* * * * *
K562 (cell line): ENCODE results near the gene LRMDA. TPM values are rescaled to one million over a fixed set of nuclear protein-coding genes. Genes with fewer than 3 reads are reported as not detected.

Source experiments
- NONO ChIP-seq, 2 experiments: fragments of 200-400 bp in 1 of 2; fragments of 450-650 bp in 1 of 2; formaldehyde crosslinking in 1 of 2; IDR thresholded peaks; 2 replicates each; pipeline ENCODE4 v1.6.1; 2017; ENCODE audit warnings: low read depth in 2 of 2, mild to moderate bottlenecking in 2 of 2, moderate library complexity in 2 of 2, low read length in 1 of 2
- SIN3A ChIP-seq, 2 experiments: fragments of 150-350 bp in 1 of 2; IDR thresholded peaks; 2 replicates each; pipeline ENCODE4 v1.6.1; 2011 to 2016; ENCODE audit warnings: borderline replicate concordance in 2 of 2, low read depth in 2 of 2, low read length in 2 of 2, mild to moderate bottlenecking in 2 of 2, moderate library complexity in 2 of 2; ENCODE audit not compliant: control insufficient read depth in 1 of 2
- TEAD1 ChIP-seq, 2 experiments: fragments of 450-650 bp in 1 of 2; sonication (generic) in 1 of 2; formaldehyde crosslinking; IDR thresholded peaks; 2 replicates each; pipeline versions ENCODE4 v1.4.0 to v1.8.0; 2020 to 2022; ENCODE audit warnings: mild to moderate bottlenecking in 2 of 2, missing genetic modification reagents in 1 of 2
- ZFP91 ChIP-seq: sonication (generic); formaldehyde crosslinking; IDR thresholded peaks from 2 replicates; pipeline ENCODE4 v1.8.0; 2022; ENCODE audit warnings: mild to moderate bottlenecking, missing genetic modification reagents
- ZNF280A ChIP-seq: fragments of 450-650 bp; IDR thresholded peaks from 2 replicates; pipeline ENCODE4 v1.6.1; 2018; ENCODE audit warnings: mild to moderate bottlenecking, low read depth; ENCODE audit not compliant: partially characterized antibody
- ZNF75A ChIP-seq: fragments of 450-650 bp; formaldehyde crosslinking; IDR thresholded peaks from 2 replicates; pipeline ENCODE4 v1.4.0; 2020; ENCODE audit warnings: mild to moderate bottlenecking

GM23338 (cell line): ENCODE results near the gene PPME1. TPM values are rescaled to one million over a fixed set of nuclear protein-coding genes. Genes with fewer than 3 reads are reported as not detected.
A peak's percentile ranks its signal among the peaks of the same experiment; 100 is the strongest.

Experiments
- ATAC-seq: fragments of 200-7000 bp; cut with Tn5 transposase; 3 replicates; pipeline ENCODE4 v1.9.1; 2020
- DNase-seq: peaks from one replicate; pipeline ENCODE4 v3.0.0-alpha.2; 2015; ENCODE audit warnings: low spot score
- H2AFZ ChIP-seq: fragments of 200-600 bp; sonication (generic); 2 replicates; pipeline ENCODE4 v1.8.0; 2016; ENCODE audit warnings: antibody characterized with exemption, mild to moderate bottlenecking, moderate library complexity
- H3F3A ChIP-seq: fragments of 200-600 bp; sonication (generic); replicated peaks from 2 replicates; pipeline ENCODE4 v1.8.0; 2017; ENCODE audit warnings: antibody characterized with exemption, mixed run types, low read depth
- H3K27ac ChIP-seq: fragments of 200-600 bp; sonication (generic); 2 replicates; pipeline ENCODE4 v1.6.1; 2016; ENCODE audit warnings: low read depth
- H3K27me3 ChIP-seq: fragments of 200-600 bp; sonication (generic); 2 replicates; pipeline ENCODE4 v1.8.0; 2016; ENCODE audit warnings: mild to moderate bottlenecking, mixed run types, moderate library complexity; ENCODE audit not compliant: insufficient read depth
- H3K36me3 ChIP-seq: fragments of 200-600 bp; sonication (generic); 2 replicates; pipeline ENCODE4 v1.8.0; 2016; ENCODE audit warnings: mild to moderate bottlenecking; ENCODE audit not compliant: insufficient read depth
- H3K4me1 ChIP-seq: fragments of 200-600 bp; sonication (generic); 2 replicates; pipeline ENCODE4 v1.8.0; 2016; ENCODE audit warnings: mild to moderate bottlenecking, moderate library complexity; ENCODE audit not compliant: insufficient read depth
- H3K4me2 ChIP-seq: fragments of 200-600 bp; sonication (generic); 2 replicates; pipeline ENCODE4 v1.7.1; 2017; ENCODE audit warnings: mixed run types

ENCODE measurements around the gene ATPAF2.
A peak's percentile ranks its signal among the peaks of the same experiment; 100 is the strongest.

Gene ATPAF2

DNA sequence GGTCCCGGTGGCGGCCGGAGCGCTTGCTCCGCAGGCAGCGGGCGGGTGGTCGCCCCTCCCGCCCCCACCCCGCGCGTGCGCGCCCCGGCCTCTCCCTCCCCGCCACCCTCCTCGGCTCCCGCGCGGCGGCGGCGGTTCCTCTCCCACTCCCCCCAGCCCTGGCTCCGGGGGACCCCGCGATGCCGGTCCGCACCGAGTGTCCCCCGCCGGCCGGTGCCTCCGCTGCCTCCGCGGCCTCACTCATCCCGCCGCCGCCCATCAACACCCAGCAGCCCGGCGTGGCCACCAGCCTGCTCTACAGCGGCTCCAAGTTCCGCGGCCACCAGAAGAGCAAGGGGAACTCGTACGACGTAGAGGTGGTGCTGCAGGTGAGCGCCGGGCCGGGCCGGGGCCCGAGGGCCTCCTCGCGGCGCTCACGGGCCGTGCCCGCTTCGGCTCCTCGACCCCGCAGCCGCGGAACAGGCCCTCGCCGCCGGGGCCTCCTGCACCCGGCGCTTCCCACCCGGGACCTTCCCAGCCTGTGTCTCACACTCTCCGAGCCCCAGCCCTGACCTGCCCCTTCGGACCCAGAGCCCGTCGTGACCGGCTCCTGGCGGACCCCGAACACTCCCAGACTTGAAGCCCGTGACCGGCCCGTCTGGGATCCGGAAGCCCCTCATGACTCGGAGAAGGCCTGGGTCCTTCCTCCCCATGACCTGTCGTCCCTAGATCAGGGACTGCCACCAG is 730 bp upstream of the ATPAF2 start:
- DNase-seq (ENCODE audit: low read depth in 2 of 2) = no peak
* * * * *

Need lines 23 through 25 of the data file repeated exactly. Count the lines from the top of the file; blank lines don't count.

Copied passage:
Gene ATPAF2

DNA sequence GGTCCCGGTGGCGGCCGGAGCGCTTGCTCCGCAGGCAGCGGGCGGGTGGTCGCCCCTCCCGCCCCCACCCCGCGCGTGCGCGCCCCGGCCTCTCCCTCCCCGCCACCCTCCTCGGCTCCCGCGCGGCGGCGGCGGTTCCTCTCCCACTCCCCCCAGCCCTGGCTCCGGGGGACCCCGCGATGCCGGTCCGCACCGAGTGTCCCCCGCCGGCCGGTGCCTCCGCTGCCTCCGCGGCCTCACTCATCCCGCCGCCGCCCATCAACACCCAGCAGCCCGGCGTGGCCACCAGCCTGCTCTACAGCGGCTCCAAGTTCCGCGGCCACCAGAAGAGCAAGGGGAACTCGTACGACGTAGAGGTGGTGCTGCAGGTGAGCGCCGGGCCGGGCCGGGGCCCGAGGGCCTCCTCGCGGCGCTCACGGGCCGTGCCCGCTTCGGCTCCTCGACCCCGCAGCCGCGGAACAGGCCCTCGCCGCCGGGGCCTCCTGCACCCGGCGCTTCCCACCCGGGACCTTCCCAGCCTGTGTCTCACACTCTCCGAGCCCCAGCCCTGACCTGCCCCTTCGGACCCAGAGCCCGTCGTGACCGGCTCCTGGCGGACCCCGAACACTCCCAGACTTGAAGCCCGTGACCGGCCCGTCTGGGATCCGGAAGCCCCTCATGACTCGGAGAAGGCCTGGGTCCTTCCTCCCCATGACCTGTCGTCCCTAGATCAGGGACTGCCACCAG is 730 bp upstream of the ATPAF2 start:
- DNase-seq (ENCODE audit: low read depth in 2 of 2) = no peak